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Alternative forms[edit]


Probably formed by the suffixation of the Latin vīcēsimus (twentieth) with the English -ation on the pattern of decimation, but compare the Latin vīcēsimātiō (a killing of every twentieth man); the spelling vigesimation is an alteration of vicesimation under the influence of vigesimal.


  • (UK) enPR: vī'sēsĭmāʹshən, vĭ'sĭsĭmāʹshən, IPA(key): /ˌvaɪsiːsɪˈmeɪʃən/, /ˌvɪsɪsɪˈmeɪʃən/



  1. (rare) The destruction of one-twentieth of something; especially, the killing or putting to death of every twentieth person, especially by lot.
    • 1834, Samuel Hibbert et alii, History of the Foundations in Manchester of Chirst’s College, Chetham’s Hospital, and the Free Grammar School, volume 2, page 124
      The common prisoners…were ordered to cast lots for every twentieth man to be tried, as a sort of vicesimation.
    • 1901, Joseph Fitzgerald, Word and Phrase: True and False Use in English, page 273
      We must change the numerator of our fraction.…If one must have the precise fractional term in “ation,” and the loss is one in five, let him coin the word quintation…if one in twenty, vicesimation.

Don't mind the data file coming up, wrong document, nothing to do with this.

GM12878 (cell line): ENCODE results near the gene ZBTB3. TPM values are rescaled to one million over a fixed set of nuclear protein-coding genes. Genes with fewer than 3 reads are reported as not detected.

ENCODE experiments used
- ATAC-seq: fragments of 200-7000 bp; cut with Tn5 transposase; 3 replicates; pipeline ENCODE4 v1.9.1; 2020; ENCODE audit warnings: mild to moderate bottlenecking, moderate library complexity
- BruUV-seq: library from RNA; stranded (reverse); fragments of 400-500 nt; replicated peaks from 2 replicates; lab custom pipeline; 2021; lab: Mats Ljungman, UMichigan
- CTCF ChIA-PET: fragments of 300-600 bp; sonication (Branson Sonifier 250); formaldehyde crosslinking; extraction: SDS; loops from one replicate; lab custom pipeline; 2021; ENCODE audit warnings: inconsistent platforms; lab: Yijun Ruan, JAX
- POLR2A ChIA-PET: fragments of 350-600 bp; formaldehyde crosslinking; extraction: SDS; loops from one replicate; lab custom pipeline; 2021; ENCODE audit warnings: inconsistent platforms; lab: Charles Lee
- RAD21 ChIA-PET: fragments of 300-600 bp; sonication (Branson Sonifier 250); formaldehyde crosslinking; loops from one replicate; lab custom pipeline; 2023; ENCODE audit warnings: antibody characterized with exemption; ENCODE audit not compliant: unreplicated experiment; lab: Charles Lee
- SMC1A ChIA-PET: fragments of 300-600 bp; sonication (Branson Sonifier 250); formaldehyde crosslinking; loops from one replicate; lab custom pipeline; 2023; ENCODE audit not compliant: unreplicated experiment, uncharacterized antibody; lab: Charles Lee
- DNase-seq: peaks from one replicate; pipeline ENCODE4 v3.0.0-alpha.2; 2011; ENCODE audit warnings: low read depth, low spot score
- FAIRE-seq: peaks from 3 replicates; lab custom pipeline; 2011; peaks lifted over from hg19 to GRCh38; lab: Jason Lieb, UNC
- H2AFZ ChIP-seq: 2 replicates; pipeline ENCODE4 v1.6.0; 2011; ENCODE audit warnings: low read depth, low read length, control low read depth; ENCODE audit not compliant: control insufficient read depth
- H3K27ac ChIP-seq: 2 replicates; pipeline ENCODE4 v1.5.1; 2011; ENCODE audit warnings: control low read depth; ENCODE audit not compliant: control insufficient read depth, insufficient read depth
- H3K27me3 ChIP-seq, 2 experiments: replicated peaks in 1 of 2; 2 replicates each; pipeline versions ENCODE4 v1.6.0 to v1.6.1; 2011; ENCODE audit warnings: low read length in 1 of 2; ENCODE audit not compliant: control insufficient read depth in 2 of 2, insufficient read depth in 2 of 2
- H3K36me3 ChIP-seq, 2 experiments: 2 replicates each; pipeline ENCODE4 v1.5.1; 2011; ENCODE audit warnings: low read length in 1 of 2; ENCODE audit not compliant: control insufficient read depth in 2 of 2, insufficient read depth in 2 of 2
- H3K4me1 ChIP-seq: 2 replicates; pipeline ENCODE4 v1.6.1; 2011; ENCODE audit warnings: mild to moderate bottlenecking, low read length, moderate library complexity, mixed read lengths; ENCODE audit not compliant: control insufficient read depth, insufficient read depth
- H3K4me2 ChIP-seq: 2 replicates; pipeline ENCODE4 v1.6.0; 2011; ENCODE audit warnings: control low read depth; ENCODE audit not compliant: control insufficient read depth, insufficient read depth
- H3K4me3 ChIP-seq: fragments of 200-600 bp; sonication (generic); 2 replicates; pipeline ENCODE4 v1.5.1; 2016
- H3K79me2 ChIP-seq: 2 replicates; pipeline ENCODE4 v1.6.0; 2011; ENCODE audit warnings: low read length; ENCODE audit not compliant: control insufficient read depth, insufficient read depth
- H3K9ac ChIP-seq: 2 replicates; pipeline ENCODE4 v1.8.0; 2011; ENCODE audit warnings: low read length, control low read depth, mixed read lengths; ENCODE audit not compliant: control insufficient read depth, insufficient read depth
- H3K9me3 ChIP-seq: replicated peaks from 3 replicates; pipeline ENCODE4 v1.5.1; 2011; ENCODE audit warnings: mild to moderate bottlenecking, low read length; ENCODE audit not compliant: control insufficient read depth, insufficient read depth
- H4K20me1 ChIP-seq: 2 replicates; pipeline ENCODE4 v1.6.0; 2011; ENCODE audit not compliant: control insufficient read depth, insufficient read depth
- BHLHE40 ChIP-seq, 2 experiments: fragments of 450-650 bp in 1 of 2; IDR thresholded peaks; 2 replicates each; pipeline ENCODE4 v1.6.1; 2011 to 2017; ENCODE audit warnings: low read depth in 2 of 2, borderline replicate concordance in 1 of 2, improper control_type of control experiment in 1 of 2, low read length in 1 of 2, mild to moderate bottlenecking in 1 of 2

• 1961, Victor M Yeates, Winged Victory, page 99
      ‘This seems to be a wonderful squadron. Fancy getting twenty Huns in one day! And for only one casualty.’
      ‘If you work out what one casualty a day mounts up to, you will notice that we shall all be casualties within a month. It’s daily vigesimation.’
    • 1964, Kenneth Burke [aut.] and Stanley Edgar Hyman [ed.], Perspectives by Incongruity, volume 2, page 58
      The practice…of putting to death every twentieth man. Am I…a victim of vigesimation?
    • 1995, David Grambs, Just Ask Mr. Wordwizard, page 123
      To decimate, originally, was a military punishment, determined by lot, whereby every tenth man was executed. A little luckier for the troops was vigesimation: every twentieth man was killed.

Coordinate terms[edit]